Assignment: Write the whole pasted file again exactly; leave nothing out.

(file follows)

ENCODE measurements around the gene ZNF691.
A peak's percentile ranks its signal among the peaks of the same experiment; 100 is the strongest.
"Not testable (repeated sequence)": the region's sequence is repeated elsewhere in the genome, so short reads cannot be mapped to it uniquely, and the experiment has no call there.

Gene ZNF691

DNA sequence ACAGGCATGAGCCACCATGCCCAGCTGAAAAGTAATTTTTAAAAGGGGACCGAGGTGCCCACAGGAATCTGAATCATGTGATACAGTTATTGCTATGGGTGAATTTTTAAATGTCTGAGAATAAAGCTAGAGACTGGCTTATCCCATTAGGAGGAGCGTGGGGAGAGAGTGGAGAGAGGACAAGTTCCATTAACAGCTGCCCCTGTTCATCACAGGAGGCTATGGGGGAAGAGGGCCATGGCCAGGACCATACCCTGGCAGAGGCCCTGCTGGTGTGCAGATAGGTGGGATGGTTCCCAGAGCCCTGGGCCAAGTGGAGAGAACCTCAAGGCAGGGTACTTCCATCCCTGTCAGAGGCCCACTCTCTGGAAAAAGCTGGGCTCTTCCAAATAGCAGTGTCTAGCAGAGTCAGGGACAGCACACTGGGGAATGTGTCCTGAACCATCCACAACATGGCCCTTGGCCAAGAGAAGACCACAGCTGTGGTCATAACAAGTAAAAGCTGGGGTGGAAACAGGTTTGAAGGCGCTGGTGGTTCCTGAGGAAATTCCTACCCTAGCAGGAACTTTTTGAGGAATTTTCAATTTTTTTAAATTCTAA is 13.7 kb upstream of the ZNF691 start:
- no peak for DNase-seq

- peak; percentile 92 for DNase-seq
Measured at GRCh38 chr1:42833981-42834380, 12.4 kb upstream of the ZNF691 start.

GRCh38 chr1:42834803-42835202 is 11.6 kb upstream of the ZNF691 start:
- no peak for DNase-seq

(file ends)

ENCODE measurements around the gene ZNF691.
A peak's percentile ranks its signal among the peaks of the same experiment; 100 is the strongest.
"Not testable (repeated sequence)": the region's sequence is repeated elsewhere in the genome, so short reads cannot be mapped to it uniquely, and the experiment has no call there.

Gene ZNF691

DNA sequence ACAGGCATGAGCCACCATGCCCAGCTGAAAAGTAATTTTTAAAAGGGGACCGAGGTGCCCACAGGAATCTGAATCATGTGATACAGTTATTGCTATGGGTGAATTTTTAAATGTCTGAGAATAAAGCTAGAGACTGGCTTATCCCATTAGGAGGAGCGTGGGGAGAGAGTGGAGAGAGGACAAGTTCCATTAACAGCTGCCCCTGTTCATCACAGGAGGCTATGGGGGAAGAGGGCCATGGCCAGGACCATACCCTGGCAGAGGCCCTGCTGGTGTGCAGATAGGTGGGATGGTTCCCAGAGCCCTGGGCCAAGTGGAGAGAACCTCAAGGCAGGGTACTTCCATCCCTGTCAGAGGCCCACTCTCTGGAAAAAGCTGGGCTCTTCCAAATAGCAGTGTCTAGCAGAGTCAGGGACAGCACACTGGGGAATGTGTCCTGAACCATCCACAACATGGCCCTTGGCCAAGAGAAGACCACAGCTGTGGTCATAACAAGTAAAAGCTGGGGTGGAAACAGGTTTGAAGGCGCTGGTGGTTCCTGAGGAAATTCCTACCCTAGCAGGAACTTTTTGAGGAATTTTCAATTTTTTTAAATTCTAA is 13.7 kb upstream of the ZNF691 start:
- no peak for DNase-seq

- peak; percentile 92 for DNase-seq
Measured at GRCh38 chr1:42833981-42834380, 12.4 kb upstream of the ZNF691 start.

GRCh38 chr1:42834803-42835202 is 11.6 kb upstream of the ZNF691 start:
- no peak for DNase-seq